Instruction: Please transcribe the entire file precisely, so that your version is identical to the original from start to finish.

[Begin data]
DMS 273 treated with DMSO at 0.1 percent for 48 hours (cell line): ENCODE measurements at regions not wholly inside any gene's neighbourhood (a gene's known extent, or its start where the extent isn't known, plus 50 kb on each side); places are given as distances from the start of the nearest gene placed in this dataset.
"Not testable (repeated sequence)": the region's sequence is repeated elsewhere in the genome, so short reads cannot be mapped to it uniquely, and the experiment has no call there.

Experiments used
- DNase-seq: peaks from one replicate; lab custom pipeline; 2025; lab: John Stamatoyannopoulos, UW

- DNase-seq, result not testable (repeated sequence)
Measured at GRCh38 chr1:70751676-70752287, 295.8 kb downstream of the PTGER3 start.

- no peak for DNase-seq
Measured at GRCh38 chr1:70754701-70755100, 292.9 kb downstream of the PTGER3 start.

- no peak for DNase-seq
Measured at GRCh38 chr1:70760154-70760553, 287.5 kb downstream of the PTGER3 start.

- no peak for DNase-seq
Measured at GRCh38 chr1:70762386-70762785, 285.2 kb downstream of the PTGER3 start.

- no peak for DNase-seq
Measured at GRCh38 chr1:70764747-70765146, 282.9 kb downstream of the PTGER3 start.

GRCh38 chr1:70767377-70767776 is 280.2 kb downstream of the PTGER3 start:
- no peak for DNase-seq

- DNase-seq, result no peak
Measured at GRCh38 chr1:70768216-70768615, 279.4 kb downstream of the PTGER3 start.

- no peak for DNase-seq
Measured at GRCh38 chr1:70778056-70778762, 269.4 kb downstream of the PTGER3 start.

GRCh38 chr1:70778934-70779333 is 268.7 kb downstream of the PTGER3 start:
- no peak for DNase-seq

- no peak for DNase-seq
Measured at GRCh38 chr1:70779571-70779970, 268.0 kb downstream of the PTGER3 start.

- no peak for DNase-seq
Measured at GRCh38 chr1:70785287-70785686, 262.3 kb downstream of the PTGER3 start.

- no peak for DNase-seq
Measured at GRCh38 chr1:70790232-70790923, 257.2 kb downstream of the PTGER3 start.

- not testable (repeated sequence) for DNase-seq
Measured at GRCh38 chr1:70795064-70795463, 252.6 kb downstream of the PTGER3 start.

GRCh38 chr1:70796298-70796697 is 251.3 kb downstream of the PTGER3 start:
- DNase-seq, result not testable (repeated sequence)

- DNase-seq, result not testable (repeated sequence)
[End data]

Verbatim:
DMS 273 treated with DMSO at 0.1 percent for 48 hours (cell line): ENCODE measurements at regions not wholly inside any gene's neighbourhood (a gene's known extent, or its start where the extent isn't known, plus 50 kb on each side); places are given as distances from the start of the nearest gene placed in this dataset.
"Not testable (repeated sequence)": the region's sequence is repeated elsewhere in the genome, so short reads cannot be mapped to it uniquely, and the experiment has no call there.

Experiments used
- DNase-seq: peaks from one replicate; lab custom pipeline; 2025; lab: John Stamatoyannopoulos, UW

- DNase-seq, result not testable (repeated sequence)
Measured at GRCh38 chr1:70751676-70752287, 295.8 kb downstream of the PTGER3 start.

- no peak for DNase-seq
Measured at GRCh38 chr1:70754701-70755100, 292.9 kb downstream of the PTGER3 start.

- no peak for DNase-seq
Measured at GRCh38 chr1:70760154-70760553, 287.5 kb downstream of the PTGER3 start.

- no peak for DNase-seq
Measured at GRCh38 chr1:70762386-70762785, 285.2 kb downstream of the PTGER3 start.

- no peak for DNase-seq
Measured at GRCh38 chr1:70764747-70765146, 282.9 kb downstream of the PTGER3 start.

GRCh38 chr1:70767377-70767776 is 280.2 kb downstream of the PTGER3 start:
- no peak for DNase-seq

- DNase-seq, result no peak
Measured at GRCh38 chr1:70768216-70768615, 279.4 kb downstream of the PTGER3 start.

- no peak for DNase-seq
Measured at GRCh38 chr1:70778056-70778762, 269.4 kb downstream of the PTGER3 start.

GRCh38 chr1:70778934-70779333 is 268.7 kb downstream of the PTGER3 start:
- no peak for DNase-seq

- no peak for DNase-seq
Measured at GRCh38 chr1:70779571-70779970, 268.0 kb downstream of the PTGER3 start.

- no peak for DNase-seq
Measured at GRCh38 chr1:70785287-70785686, 262.3 kb downstream of the PTGER3 start.

- no peak for DNase-seq
Measured at GRCh38 chr1:70790232-70790923, 257.2 kb downstream of the PTGER3 start.

- not testable (repeated sequence) for DNase-seq
Measured at GRCh38 chr1:70795064-70795463, 252.6 kb downstream of the PTGER3 start.

GRCh38 chr1:70796298-70796697 is 251.3 kb downstream of the PTGER3 start:
- DNase-seq, result not testable (repeated sequence)

- DNase-seq, result not testable (repeated sequence)